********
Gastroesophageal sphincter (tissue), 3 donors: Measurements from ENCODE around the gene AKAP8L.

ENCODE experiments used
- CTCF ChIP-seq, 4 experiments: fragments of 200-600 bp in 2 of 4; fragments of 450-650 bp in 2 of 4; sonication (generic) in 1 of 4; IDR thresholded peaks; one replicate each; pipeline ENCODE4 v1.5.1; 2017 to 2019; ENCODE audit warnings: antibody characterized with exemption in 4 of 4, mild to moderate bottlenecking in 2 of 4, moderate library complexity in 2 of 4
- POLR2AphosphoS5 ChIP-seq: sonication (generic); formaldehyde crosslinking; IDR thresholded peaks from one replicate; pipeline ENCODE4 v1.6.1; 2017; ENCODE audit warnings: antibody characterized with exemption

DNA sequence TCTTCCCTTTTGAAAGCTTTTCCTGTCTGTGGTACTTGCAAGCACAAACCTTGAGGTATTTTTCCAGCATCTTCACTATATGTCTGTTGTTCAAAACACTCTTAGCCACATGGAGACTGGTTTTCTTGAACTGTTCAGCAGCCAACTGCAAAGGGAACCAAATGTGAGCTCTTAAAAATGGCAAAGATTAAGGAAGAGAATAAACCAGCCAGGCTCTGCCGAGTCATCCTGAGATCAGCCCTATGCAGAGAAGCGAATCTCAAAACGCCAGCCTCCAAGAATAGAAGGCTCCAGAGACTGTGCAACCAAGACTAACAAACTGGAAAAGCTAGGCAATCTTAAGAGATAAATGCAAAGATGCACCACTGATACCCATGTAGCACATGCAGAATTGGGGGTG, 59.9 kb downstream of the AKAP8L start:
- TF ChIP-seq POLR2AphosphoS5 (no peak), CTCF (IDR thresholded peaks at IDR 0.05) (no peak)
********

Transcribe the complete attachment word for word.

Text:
Gastroesophageal sphincter (tissue), 3 donors: Measurements from ENCODE around the gene AKAP8L.

ENCODE experiments used
- CTCF ChIP-seq, 4 experiments: fragments of 200-600 bp in 2 of 4; fragments of 450-650 bp in 2 of 4; sonication (generic) in 1 of 4; IDR thresholded peaks; one replicate each; pipeline ENCODE4 v1.5.1; 2017 to 2019; ENCODE audit warnings: antibody characterized with exemption in 4 of 4, mild to moderate bottlenecking in 2 of 4, moderate library complexity in 2 of 4
- POLR2AphosphoS5 ChIP-seq: sonication (generic); formaldehyde crosslinking; IDR thresholded peaks from one replicate; pipeline ENCODE4 v1.6.1; 2017; ENCODE audit warnings: antibody characterized with exemption

DNA sequence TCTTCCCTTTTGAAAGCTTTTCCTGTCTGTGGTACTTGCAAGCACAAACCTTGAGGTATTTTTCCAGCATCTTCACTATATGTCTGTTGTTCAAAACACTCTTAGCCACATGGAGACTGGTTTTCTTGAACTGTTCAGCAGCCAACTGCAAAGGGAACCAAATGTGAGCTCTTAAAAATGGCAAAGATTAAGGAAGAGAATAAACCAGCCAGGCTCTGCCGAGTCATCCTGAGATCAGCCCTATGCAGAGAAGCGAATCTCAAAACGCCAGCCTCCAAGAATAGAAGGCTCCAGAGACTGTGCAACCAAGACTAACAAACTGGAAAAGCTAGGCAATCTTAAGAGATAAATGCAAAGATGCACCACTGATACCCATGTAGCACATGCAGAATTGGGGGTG, 59.9 kb downstream of the AKAP8L start:
- TF ChIP-seq POLR2AphosphoS5 (no peak), CTCF (IDR thresholded peaks at IDR 0.05) (no peak)